Should You Have a Lawyer in Your Arbitration?
Is it true, as the old saying goes "A man who represents himself has a fool for a client — and a fool for a lawyer?" The answer probably turns on the answer to two other questions: How much is at stake, measured by how much you can win, how much you can lose, and how much the lawyer will cost? and Can you afford a lawyer?

Arbitration, court annexed and private, is a thoroughly 'legalized' process. If more is at stake than a lawyer will cost, and you can afford a lawyer, then hiring a lawyer to represent you is a wise choice. Using a lawyer avoids the steep learning curve about the process itself, and a good lawyer will be able to build a team effort where the client provides the strengths on the subject matter of the dispute, while the lawyer carries the ball on the process. Lawyers with 'industry competence' regarding the dispute at hand often know as much about disputes of the type in question as the party, who may be having a first experience with the particular problem.

An intelligent individual, with a substantial amount of effort (usually disproportionate to the benefits), can often manage a mediocre presentation of his or her own case. But, there are huge drawbacks. There is a substantial time investment to even a basic understanding of the process, an investment likely and hopefully not to be re-used. Experienced advocates have internalized techniques of presentation of cases that cannot be learned from studying rules or books. Persons representing themselves often are too close to the dispute and thus unable to judge what elements of their presentation need to be emphasized and what need to be de-emphasized. Or which are weak and which are strong.

What must be proved to win in arbitration is not altered by whether or not a party has a lawyer, and no strategic advantage is gained - such as lower standards of proof or standards for admissibility of evidence - by proceeding without a lawyer.

Admitting that the author of this page has the blinders of thirty years of practice as a lawyer, the answer to the question is: Having a lawyer present your case in arbitration is almost always the best investment.



Having made clear that having a lawyer is a great advantage - the corollary being that not having a lawyer in any but the smallest arbitrations is a great disadvantage and a poor business choice, it is clear that individuals may always represent themselves without a lawyer. "Themselves' is narrowly construed - a person typically may not represent their spouses or children or other co-litigants in either court annexed or private arbitration.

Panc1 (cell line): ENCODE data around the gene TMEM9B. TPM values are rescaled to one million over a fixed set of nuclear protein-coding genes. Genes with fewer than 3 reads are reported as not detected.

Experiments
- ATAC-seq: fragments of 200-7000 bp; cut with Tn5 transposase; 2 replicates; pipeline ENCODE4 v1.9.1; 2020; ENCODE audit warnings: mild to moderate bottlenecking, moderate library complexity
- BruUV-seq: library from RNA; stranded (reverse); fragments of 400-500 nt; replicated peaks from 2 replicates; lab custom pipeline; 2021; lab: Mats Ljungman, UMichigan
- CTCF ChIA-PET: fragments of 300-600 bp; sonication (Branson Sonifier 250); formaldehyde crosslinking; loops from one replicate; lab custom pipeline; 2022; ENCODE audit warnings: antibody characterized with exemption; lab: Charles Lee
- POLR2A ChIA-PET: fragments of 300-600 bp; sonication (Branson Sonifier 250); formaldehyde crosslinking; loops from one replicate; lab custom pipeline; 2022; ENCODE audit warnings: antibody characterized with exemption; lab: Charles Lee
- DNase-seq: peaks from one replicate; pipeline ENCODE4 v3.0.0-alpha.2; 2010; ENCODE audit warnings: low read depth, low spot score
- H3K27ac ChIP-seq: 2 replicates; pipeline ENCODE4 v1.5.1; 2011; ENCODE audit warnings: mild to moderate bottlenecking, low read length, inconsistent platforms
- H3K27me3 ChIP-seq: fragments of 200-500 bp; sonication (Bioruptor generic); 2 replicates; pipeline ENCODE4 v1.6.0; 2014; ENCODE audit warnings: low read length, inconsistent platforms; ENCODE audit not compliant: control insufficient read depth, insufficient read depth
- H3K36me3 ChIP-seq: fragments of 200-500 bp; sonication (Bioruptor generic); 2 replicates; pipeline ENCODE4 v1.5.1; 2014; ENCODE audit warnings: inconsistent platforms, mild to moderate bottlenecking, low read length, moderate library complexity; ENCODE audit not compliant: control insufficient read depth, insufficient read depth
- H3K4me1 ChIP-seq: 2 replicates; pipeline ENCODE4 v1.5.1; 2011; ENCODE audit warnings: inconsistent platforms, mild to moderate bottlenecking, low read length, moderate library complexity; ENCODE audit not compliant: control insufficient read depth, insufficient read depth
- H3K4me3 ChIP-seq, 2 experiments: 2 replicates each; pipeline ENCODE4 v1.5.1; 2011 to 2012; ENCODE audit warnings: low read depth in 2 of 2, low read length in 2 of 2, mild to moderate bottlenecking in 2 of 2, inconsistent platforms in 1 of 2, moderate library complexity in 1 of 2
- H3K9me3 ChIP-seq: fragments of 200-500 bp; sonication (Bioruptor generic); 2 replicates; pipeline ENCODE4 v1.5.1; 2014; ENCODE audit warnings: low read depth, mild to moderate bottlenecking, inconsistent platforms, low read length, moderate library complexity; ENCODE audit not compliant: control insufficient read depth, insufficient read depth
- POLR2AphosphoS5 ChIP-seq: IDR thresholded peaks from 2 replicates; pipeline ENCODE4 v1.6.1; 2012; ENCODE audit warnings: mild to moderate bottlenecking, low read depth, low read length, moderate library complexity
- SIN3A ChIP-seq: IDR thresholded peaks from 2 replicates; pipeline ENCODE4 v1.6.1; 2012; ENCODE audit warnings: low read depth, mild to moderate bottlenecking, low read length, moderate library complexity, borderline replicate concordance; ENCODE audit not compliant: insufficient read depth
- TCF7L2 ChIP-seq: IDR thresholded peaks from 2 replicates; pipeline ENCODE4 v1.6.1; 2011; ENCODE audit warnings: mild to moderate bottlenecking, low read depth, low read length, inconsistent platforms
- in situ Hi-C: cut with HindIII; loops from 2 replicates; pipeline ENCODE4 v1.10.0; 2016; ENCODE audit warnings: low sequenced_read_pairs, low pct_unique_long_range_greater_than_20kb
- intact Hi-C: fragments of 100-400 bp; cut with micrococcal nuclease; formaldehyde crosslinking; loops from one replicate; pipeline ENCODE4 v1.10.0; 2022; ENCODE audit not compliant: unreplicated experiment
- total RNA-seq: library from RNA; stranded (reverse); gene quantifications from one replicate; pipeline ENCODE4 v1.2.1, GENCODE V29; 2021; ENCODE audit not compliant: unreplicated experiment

In court annexed arbitration in Oregon, corporations, partnerships, LLCs, and trustees - any person or entity that is not an individual human being - must be represented by lawyers admitted in Oregon. The same is likely true in arbitrations governed by the Federal Arbitration Act but conducted within the State of Oregon (which includes most arbitrations involving business disputes).

In contrast, in private arbitration under the Oregon Uniform Arbitration Act, a party may be represented by a lawyer admitted in any state, or any other person. ORS 36.670 clearly provides, as to private arbitration only:

Representation by a lawyer; representation of legal or commercial entities. * * * A corporation, business trust, partnership, limited liability company, association, joint venture or other legal or commercial entity may be represented . . . by an officer of the entity, or by an employee or other agent authorized by the entity to represent the entity in the proceeding.

On the other hand, if a lawyer is required to obtain court supervision of the arbitration, or enforcement of the award in court, then an Oregon admitted lawyer will be required.

Are these distinctions fair? They are the rules.